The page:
Let it be supposed that the total of 35,000 men were provided, and that the enemy attacked our lines on the south side; of these 35,000, there would be appropriated as artillerymen for all the works, 10,300; for complement of infantry, to make up full garrisons for all the works south of the Potomac, 7,000; for additional supports of Fort Lyon and Chain Bridge position, 3,000; making a total of 20,300. This force would hold our two flanks at Fort Lyon and the Chain Bridge strongly, and would distribute along the line of forts from Ellsworth to Corcoran, as artillerymen and supports, 8,045 men, of which the infantry supports would be posted near the works, and need not be shut up in them except in case of actual assault. There would remain 15,000 men, of which 4,000 might be in reserve at Arlington, 2,000 men where the Military road crosses Four-Mile Run, and 4,000 or 5,000 near the toll-gate, on Alexandria and Leesburg turnpike, leaving but 4,000 or 5,000, and such portions of the cavalry not employed in patrolling, and portion of the field artillery as a general reserve north of the Potomac, the works of which would only be held by their artillery garrisons.
It will be seen, therefore, that a force of this magnitude would not furnish a satisfactory defense against a powerful and prolonged attack. It would be necessary to sustain it by arming all the able-bodied men in the District, and putting them upon the lines and in garrisons in the northern forts, and even then the defense would be weak.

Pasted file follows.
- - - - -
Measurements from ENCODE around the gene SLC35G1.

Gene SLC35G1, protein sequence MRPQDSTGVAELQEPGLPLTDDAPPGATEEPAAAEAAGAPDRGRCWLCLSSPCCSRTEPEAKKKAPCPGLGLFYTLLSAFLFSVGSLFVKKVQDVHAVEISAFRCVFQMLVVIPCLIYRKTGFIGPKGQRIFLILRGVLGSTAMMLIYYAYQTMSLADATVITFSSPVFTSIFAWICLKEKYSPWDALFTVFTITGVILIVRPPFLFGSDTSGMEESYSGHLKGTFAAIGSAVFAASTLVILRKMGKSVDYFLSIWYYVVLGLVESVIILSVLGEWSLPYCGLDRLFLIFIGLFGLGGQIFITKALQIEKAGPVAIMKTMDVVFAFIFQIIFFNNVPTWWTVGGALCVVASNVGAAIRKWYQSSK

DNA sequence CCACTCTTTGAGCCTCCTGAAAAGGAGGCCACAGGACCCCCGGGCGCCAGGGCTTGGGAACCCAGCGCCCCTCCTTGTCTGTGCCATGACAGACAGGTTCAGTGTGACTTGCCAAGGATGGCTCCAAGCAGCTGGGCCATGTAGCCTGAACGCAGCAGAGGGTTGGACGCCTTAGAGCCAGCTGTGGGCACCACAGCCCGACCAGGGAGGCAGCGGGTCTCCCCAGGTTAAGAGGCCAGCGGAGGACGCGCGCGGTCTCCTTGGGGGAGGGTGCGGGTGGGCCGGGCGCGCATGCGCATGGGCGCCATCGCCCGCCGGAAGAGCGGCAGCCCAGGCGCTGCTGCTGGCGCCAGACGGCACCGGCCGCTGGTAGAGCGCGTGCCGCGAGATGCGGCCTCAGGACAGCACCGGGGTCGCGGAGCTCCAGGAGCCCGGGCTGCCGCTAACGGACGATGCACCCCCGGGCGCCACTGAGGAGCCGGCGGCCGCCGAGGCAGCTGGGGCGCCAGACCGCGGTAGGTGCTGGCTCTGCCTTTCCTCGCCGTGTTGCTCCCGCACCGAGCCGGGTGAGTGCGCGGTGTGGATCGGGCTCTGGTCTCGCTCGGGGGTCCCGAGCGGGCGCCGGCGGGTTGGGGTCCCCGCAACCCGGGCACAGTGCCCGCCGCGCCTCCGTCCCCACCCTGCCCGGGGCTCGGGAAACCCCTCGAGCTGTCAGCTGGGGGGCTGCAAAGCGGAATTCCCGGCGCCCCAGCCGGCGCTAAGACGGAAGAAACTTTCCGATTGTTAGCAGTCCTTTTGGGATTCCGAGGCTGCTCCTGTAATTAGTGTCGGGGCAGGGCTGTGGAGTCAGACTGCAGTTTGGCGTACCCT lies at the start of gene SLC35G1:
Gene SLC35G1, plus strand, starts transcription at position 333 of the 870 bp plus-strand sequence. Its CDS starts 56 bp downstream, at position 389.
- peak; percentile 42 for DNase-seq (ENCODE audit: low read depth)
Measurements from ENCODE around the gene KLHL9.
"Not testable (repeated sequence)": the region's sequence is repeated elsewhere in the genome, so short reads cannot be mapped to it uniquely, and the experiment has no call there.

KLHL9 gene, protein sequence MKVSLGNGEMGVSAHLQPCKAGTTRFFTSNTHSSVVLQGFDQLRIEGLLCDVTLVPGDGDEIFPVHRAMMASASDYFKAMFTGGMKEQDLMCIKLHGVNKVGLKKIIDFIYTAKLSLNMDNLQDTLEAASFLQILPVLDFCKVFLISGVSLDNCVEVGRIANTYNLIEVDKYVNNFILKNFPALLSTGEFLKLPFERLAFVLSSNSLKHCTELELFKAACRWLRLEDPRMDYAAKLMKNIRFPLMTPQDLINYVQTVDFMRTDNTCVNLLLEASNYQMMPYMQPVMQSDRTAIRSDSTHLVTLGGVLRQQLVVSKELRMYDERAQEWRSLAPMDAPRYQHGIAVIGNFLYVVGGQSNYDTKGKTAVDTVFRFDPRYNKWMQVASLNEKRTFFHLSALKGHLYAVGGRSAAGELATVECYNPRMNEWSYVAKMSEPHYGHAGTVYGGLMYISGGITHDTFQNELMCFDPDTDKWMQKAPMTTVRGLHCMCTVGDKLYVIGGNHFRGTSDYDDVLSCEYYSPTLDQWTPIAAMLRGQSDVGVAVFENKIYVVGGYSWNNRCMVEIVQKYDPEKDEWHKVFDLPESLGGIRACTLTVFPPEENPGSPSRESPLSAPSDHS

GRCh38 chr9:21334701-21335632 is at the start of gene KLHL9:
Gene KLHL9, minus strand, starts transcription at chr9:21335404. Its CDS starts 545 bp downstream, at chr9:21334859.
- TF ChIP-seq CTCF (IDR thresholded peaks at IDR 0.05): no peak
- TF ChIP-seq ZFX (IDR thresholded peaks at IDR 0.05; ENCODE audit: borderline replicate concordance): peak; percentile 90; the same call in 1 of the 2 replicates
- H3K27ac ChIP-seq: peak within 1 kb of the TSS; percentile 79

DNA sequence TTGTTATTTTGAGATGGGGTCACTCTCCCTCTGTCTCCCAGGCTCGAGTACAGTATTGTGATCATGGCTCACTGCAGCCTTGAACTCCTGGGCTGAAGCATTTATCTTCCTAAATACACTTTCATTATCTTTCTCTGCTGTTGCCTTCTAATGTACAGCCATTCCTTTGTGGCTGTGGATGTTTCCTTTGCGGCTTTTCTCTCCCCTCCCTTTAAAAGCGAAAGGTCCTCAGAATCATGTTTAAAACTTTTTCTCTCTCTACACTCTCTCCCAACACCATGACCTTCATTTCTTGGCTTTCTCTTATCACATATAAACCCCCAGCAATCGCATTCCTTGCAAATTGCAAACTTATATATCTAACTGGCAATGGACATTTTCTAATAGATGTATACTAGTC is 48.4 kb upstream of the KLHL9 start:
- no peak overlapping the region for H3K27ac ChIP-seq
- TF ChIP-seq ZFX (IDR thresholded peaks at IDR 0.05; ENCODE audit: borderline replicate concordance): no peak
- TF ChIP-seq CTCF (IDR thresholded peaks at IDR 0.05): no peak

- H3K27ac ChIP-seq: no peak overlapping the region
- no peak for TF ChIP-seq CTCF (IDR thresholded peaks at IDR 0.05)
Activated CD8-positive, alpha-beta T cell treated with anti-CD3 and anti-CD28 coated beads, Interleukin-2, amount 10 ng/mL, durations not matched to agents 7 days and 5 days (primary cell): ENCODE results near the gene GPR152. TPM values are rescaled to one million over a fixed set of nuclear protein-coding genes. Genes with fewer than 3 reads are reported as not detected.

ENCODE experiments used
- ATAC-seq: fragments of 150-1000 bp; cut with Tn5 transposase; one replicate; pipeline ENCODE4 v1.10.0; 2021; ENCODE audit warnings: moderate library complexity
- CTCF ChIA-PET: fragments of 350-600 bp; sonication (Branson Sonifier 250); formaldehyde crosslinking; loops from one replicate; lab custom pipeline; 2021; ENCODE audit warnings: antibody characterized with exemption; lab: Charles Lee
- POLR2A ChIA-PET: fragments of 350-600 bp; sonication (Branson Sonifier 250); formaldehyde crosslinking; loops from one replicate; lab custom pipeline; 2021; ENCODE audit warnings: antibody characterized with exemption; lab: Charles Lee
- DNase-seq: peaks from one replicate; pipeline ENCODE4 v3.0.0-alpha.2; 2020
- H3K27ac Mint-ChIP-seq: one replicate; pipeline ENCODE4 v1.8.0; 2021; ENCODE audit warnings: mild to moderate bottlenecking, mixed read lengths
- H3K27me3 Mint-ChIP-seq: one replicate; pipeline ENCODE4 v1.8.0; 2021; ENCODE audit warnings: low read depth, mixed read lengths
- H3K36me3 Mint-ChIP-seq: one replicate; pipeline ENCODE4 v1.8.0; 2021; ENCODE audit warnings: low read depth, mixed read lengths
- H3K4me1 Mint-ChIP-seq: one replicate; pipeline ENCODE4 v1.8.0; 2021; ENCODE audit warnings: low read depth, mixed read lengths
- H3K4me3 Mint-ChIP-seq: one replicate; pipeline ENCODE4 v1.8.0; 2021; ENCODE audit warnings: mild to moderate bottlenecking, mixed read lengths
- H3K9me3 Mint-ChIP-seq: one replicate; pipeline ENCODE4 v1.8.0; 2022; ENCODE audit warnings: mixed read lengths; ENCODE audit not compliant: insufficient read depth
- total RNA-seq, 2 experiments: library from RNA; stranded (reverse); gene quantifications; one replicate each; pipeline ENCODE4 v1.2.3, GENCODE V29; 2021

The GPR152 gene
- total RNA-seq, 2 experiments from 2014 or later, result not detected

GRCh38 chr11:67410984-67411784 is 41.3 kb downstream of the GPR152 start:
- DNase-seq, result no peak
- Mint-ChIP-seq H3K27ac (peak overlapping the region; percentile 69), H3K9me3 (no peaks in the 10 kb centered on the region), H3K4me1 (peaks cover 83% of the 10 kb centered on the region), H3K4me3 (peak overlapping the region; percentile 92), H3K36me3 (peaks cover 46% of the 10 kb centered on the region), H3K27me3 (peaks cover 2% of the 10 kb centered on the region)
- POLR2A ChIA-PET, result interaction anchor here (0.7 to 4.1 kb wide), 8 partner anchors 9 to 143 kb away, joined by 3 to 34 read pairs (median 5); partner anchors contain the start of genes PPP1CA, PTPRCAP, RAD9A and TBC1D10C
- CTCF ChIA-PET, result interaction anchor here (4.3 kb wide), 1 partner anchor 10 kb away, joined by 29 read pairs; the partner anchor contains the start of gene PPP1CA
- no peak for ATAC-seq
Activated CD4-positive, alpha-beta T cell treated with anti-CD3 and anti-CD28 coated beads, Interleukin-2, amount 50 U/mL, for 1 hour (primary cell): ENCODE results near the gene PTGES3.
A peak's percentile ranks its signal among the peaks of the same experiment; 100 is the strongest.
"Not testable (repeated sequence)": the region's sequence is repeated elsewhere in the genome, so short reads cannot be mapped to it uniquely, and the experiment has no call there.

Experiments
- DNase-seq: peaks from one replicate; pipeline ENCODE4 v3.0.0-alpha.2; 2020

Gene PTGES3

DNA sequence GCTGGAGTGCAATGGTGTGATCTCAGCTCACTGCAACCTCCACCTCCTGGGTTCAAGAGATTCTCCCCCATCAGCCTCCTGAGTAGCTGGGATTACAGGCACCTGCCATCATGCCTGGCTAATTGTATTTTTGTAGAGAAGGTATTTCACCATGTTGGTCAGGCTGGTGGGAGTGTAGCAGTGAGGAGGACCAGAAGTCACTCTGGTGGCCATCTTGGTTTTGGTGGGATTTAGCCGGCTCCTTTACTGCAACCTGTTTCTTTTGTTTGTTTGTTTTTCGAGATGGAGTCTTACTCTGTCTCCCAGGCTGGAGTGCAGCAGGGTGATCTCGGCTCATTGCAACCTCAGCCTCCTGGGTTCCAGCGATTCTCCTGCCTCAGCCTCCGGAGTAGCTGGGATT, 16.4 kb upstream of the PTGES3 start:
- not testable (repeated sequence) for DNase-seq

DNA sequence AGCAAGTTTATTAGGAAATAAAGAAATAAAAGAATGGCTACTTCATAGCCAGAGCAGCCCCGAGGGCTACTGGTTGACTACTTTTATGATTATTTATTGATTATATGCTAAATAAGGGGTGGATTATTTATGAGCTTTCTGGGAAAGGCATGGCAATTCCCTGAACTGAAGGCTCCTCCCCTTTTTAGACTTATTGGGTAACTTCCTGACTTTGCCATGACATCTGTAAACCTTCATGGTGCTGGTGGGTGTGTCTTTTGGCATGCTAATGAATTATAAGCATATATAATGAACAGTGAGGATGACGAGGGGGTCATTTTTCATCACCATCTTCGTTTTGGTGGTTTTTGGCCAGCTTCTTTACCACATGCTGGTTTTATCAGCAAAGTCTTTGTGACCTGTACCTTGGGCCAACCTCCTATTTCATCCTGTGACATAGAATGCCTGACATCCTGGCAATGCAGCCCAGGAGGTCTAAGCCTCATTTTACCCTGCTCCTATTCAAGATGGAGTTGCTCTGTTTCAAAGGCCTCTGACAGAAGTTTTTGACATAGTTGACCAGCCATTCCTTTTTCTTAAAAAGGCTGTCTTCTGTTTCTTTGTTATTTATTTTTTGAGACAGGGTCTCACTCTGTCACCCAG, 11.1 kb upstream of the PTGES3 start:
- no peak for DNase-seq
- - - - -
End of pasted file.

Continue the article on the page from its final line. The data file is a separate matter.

If the river was low, and the enemy held both shores, the necessity of more troops would be still more apparent, and it would be unsafe to mention a less number than 50,000 or 60,000 men as sufficient to make a good defense, and this last number coincides nearly with what the commission thought necessary to hold and cover the city in case an enemy is within "striking distance," and even then they would rely only upon the concentration of our entire armies "for ultimate security against more serious attacks from the main body."
The tabular statement of armament, garrison, &c., gives the number, caliber, and character of guns in the works.* In those few cases where the guns are not on hand, the figures are entered in red; so also are the names of two or three forts not actually commenced, or as yet not materially advanced. Most of the guns wanting can be supplied at short notice from the Arsenal, as soon as the works are ready to receive them.
It should be remembered that the commission recommended a strong work on Rozier's Bluff, opposite Fort Lyon, to defend water batteries on the left bank of the Potomac; a water battery on Jones' Point, below Alexandria, and two works in advance of the Arlington lines, none of which are included in the statement. They would probably require in all 2,000 more men.
The figures representing actual garrisons at this date are the numbers of "enlisted men" present at the work. While in some few cases (as at Fort Corcoran) there are more than required as artillery garrisons, in others there is a deficiency.
The rifle-pits south of the Potomac require but a very short period of good working days to be completed, with the force now detailed for that purpose. At the Chain Bridge they are completed; at Forth Lyon, nearly so. From the Potomac to Eastern Branch the line has been run through, but it is proposed ultimately to enlarge the part from Rock Creek to the Eastern Branch. This, with good weather, would require regiment a couple of weeks to do.
I understand from General Barry that there are on hand in the
*This statement not found.